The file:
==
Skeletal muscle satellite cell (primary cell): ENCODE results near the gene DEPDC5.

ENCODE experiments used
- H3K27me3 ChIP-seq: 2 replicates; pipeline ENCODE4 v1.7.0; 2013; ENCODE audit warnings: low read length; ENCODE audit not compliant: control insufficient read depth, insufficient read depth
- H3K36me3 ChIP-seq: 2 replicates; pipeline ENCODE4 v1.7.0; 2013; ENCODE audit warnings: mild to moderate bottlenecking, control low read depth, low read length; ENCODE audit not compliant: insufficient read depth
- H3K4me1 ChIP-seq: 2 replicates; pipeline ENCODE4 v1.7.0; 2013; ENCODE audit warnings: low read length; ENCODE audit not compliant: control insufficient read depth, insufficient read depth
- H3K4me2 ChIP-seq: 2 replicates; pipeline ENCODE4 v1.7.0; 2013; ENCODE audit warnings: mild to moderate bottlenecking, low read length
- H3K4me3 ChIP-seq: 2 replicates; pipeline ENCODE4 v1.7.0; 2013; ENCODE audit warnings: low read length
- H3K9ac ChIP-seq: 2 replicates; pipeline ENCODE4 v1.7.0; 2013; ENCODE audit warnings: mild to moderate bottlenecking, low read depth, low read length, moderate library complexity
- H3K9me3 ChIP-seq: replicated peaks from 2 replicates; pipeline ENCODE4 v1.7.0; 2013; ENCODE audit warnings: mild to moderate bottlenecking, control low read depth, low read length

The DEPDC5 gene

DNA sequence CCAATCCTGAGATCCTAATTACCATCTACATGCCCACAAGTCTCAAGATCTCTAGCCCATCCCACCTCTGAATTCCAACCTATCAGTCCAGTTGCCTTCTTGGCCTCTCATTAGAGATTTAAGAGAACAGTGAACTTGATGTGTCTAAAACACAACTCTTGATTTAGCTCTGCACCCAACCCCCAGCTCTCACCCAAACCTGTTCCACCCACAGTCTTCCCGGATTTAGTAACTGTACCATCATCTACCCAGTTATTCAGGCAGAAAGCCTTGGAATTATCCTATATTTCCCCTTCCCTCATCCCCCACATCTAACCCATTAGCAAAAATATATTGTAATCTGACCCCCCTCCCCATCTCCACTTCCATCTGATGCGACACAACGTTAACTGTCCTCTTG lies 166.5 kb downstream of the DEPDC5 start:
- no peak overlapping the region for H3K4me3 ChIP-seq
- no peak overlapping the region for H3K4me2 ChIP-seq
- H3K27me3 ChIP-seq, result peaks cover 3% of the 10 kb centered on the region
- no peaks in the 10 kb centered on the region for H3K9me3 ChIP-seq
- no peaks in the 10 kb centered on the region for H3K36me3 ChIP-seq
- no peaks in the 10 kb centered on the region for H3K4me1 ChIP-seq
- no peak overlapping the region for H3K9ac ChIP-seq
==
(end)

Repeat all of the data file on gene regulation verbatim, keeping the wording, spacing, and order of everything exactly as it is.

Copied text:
Skeletal muscle satellite cell (primary cell): ENCODE results near the gene DEPDC5.

ENCODE experiments used
- H3K27me3 ChIP-seq: 2 replicates; pipeline ENCODE4 v1.7.0; 2013; ENCODE audit warnings: low read length; ENCODE audit not compliant: control insufficient read depth, insufficient read depth
- H3K36me3 ChIP-seq: 2 replicates; pipeline ENCODE4 v1.7.0; 2013; ENCODE audit warnings: mild to moderate bottlenecking, control low read depth, low read length; ENCODE audit not compliant: insufficient read depth
- H3K4me1 ChIP-seq: 2 replicates; pipeline ENCODE4 v1.7.0; 2013; ENCODE audit warnings: low read length; ENCODE audit not compliant: control insufficient read depth, insufficient read depth
- H3K4me2 ChIP-seq: 2 replicates; pipeline ENCODE4 v1.7.0; 2013; ENCODE audit warnings: mild to moderate bottlenecking, low read length
- H3K4me3 ChIP-seq: 2 replicates; pipeline ENCODE4 v1.7.0; 2013; ENCODE audit warnings: low read length
- H3K9ac ChIP-seq: 2 replicates; pipeline ENCODE4 v1.7.0; 2013; ENCODE audit warnings: mild to moderate bottlenecking, low read depth, low read length, moderate library complexity
- H3K9me3 ChIP-seq: replicated peaks from 2 replicates; pipeline ENCODE4 v1.7.0; 2013; ENCODE audit warnings: mild to moderate bottlenecking, control low read depth, low read length

The DEPDC5 gene

DNA sequence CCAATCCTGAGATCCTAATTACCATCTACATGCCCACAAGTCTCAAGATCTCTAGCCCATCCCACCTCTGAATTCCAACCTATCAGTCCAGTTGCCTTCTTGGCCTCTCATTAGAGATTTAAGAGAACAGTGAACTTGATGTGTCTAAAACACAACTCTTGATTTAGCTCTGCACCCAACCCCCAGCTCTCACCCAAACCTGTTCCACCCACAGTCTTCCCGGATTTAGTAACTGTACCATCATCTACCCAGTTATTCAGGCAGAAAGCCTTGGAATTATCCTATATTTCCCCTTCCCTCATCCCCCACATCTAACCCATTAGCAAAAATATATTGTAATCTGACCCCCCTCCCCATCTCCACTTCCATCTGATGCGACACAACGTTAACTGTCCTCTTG lies 166.5 kb downstream of the DEPDC5 start:
- no peak overlapping the region for H3K4me3 ChIP-seq
- no peak overlapping the region for H3K4me2 ChIP-seq
- H3K27me3 ChIP-seq, result peaks cover 3% of the 10 kb centered on the region
- no peaks in the 10 kb centered on the region for H3K9me3 ChIP-seq
- no peaks in the 10 kb centered on the region for H3K36me3 ChIP-seq
- no peaks in the 10 kb centered on the region for H3K4me1 ChIP-seq
- no peak overlapping the region for H3K9ac ChIP-seq